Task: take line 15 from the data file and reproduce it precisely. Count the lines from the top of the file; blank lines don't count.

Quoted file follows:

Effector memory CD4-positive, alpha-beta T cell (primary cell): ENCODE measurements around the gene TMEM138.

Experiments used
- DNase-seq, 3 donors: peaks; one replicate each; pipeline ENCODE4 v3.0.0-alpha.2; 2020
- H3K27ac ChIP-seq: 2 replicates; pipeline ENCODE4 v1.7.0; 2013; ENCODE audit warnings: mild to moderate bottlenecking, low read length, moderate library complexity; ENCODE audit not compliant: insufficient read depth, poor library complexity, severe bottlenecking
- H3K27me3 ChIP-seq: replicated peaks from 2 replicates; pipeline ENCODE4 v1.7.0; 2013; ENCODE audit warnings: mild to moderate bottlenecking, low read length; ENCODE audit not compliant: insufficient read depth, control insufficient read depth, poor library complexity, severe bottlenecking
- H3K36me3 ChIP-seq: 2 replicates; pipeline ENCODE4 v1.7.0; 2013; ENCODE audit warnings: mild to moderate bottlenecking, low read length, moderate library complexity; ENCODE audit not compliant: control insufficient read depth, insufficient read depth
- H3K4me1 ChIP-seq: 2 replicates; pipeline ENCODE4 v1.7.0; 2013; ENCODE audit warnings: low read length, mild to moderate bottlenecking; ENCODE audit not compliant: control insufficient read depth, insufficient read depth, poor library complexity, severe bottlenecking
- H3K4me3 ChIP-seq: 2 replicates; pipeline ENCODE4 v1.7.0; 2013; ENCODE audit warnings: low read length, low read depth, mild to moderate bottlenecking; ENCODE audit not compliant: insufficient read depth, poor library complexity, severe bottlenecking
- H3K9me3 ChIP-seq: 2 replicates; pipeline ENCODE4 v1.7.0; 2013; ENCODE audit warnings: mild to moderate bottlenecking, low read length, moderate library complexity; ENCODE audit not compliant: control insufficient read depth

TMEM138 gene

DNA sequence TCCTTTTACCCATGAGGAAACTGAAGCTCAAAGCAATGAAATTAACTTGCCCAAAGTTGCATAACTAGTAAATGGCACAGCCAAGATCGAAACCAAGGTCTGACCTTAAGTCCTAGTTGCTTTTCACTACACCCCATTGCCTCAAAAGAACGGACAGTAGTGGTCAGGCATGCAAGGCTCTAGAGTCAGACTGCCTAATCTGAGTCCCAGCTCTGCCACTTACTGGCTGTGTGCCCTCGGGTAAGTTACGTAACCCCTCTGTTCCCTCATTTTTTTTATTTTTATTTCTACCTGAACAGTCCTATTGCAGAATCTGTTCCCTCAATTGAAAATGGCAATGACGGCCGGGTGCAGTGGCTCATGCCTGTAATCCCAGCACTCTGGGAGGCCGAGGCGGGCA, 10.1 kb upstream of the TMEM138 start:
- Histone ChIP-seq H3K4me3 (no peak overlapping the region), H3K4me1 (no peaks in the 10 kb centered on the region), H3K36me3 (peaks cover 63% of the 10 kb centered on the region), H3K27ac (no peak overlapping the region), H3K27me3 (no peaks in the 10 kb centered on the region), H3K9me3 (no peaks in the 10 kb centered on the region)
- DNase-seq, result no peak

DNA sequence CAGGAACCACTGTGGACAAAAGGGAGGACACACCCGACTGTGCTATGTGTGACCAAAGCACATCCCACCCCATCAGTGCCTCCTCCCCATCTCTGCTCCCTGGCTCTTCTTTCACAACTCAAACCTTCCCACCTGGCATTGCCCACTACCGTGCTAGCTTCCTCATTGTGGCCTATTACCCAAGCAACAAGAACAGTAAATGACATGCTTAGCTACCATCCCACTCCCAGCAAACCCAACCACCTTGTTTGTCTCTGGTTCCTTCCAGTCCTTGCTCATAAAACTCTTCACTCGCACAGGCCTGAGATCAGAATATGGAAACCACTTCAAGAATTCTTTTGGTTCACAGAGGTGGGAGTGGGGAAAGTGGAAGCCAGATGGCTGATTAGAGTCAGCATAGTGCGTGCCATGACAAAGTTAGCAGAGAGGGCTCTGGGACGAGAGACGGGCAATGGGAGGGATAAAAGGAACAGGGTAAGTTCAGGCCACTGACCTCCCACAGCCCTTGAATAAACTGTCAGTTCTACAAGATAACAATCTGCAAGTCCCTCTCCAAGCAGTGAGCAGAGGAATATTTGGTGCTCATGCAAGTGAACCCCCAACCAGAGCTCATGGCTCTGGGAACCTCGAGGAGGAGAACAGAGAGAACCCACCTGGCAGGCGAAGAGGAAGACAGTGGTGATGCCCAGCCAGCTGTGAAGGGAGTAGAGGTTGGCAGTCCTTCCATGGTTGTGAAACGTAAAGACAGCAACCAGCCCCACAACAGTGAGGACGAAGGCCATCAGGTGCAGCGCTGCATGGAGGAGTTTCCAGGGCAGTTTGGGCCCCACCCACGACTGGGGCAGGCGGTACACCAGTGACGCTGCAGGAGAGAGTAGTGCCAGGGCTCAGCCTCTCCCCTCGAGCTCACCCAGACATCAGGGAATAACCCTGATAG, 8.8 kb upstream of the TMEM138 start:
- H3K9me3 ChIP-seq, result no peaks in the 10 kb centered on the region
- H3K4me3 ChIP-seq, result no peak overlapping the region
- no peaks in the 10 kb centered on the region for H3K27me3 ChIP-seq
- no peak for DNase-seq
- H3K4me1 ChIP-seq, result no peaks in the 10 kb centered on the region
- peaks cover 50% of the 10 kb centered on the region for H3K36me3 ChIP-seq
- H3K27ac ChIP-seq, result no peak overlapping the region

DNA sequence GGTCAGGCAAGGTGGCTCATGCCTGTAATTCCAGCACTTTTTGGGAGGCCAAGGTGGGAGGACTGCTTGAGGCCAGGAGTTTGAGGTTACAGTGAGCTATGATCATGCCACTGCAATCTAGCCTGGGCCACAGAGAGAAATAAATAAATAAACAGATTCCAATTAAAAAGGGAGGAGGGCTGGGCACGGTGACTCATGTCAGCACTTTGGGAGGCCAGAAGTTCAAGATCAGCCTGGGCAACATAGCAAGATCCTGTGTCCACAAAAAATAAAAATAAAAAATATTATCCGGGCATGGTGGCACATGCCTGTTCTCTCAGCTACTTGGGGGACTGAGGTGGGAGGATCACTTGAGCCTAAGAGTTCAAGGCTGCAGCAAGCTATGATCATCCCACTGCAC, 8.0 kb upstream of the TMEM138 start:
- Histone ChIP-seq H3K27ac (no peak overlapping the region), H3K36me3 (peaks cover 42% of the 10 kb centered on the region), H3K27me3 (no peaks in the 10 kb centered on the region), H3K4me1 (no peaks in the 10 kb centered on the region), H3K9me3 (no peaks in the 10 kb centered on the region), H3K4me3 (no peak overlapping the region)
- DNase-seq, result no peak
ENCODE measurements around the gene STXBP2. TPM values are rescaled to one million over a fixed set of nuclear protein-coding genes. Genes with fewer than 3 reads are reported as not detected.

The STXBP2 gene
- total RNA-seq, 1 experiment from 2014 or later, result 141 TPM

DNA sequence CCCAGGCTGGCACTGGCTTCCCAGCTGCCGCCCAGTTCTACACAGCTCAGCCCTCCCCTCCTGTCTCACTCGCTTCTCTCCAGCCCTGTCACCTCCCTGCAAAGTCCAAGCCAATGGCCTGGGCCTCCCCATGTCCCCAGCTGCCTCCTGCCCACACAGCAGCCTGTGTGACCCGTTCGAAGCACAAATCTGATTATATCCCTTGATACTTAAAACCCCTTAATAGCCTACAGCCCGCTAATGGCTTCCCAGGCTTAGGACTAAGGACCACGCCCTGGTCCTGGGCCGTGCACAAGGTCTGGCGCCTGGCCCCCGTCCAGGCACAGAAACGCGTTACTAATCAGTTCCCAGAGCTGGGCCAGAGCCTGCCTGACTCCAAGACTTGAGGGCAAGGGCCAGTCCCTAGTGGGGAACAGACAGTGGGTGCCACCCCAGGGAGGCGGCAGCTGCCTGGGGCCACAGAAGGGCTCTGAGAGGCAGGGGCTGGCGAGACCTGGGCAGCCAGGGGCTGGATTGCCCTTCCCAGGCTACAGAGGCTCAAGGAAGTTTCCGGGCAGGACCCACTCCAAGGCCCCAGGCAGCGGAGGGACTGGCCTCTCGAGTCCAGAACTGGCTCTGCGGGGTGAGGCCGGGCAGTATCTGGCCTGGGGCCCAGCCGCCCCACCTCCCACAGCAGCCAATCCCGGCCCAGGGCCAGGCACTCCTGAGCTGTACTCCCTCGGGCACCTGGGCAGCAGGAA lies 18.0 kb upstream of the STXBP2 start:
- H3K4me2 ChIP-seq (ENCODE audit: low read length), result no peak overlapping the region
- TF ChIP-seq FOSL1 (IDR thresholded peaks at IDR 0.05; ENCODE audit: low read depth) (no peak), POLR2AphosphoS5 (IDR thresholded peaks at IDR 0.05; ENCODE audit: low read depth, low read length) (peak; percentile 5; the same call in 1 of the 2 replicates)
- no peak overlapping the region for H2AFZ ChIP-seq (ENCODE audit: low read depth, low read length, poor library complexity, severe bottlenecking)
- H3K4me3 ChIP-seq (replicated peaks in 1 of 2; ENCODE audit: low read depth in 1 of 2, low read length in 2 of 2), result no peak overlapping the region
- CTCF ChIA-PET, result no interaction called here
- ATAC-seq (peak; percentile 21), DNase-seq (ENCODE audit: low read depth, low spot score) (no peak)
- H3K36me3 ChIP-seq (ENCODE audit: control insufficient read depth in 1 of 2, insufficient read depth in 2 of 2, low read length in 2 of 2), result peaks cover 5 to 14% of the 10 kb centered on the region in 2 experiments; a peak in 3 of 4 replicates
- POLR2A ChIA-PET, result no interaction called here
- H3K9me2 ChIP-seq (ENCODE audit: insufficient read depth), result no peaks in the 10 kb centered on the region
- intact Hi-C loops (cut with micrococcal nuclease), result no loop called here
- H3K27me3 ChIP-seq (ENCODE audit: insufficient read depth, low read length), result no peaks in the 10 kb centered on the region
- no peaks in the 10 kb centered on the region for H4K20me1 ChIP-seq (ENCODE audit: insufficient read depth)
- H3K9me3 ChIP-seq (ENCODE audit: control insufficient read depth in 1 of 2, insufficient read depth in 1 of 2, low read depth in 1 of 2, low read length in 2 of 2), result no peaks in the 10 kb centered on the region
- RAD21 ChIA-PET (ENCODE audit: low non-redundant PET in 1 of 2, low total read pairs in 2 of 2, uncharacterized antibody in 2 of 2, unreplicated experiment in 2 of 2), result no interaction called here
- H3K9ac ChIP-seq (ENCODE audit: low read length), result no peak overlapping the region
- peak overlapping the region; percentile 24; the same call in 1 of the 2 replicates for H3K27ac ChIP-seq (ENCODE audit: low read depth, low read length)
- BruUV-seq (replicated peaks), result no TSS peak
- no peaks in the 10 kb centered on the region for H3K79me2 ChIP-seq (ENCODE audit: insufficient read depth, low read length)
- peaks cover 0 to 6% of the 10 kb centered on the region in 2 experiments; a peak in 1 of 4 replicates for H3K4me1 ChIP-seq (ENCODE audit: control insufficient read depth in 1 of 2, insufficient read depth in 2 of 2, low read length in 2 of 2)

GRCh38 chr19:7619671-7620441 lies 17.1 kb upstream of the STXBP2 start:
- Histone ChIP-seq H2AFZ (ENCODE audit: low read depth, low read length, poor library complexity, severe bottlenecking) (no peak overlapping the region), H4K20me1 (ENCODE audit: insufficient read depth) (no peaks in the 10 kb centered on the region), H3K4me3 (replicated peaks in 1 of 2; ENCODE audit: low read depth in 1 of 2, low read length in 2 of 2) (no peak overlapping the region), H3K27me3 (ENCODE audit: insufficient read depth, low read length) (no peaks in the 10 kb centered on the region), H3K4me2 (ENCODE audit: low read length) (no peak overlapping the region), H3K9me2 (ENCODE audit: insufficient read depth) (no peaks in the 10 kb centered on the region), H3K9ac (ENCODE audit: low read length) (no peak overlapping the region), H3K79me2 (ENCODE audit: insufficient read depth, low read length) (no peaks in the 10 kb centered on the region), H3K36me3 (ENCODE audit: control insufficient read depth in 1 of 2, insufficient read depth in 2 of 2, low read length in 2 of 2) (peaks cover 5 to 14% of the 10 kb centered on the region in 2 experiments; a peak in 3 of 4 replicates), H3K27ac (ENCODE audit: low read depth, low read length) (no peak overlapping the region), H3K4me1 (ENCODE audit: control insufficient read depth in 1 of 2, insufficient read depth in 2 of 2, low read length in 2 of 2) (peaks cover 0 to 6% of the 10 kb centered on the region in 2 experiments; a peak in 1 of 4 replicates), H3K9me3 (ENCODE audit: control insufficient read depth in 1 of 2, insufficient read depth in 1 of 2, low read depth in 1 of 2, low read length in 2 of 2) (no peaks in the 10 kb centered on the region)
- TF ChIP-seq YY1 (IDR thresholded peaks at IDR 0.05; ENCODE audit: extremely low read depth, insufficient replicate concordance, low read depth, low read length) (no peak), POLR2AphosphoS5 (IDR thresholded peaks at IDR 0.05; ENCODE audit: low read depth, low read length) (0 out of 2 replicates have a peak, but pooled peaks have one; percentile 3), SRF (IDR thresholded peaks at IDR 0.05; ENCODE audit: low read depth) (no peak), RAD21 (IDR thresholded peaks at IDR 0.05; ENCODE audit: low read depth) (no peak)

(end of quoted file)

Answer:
- H3K9me3 ChIP-seq, result no peaks in the 10 kb centered on the region